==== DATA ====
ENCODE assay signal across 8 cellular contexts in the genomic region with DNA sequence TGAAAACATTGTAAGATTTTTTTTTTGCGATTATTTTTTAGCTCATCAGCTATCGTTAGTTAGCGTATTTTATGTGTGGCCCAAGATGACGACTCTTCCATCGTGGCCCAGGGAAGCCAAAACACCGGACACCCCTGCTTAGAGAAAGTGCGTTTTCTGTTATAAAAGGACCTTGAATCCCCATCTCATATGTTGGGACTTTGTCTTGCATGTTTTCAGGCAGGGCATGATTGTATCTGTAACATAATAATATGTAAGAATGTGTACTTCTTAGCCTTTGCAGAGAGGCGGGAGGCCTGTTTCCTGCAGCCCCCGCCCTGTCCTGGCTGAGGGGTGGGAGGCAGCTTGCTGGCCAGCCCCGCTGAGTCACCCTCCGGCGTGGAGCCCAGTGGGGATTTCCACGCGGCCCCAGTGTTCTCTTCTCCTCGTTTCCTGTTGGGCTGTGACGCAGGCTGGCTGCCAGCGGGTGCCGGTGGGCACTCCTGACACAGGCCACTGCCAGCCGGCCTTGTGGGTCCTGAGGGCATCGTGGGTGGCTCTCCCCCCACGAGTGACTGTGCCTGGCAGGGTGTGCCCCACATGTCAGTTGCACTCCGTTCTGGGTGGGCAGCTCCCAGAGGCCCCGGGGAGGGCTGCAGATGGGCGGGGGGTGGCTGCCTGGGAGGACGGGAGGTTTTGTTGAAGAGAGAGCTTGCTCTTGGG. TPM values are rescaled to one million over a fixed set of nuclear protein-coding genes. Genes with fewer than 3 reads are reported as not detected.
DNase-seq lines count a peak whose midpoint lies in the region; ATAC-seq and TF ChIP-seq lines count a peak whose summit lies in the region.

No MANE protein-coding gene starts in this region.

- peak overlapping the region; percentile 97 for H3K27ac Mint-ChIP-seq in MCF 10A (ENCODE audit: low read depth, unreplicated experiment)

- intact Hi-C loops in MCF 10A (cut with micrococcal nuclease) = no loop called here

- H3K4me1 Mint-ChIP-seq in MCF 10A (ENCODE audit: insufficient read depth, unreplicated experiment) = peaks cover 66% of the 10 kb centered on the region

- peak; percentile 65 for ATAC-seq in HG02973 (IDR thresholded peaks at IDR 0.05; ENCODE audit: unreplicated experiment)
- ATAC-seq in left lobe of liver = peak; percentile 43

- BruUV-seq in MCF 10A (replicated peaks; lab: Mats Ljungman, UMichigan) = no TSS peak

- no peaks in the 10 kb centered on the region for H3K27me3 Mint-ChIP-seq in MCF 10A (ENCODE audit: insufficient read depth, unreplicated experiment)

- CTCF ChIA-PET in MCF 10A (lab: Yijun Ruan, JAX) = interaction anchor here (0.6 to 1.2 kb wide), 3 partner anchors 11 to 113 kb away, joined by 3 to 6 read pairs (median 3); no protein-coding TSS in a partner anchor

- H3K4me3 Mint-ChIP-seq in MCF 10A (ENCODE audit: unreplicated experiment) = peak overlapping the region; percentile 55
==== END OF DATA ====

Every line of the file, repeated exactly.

ENCODE assay signal across 8 cellular contexts in the genomic region with DNA sequence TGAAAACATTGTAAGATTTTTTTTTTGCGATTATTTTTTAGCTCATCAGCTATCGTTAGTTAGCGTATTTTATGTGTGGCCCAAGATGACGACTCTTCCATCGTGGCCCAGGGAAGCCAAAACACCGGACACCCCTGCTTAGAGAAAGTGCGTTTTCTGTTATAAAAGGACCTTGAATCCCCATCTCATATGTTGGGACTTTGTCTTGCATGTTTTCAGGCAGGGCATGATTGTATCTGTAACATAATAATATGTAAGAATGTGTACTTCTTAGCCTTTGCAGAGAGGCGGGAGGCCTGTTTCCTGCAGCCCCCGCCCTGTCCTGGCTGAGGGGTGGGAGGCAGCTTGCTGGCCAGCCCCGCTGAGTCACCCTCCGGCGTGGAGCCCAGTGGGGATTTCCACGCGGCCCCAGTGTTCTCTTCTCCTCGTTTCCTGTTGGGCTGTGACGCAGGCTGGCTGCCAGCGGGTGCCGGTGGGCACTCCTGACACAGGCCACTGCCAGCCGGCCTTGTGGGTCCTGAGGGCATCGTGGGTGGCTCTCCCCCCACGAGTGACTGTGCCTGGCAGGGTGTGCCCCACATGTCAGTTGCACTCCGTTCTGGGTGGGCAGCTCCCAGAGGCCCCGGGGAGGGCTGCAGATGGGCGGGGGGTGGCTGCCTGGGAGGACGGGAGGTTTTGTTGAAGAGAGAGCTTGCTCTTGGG. TPM values are rescaled to one million over a fixed set of nuclear protein-coding genes. Genes with fewer than 3 reads are reported as not detected.
DNase-seq lines count a peak whose midpoint lies in the region; ATAC-seq and TF ChIP-seq lines count a peak whose summit lies in the region.

No MANE protein-coding gene starts in this region.

- peak overlapping the region; percentile 97 for H3K27ac Mint-ChIP-seq in MCF 10A (ENCODE audit: low read depth, unreplicated experiment)

- intact Hi-C loops in MCF 10A (cut with micrococcal nuclease) = no loop called here

- H3K4me1 Mint-ChIP-seq in MCF 10A (ENCODE audit: insufficient read depth, unreplicated experiment) = peaks cover 66% of the 10 kb centered on the region

- peak; percentile 65 for ATAC-seq in HG02973 (IDR thresholded peaks at IDR 0.05; ENCODE audit: unreplicated experiment)
- ATAC-seq in left lobe of liver = peak; percentile 43

- BruUV-seq in MCF 10A (replicated peaks; lab: Mats Ljungman, UMichigan) = no TSS peak

- no peaks in the 10 kb centered on the region for H3K27me3 Mint-ChIP-seq in MCF 10A (ENCODE audit: insufficient read depth, unreplicated experiment)

- CTCF ChIA-PET in MCF 10A (lab: Yijun Ruan, JAX) = interaction anchor here (0.6 to 1.2 kb wide), 3 partner anchors 11 to 113 kb away, joined by 3 to 6 read pairs (median 3); no protein-coding TSS in a partner anchor

- H3K4me3 Mint-ChIP-seq in MCF 10A (ENCODE audit: unreplicated experiment) = peak overlapping the region; percentile 55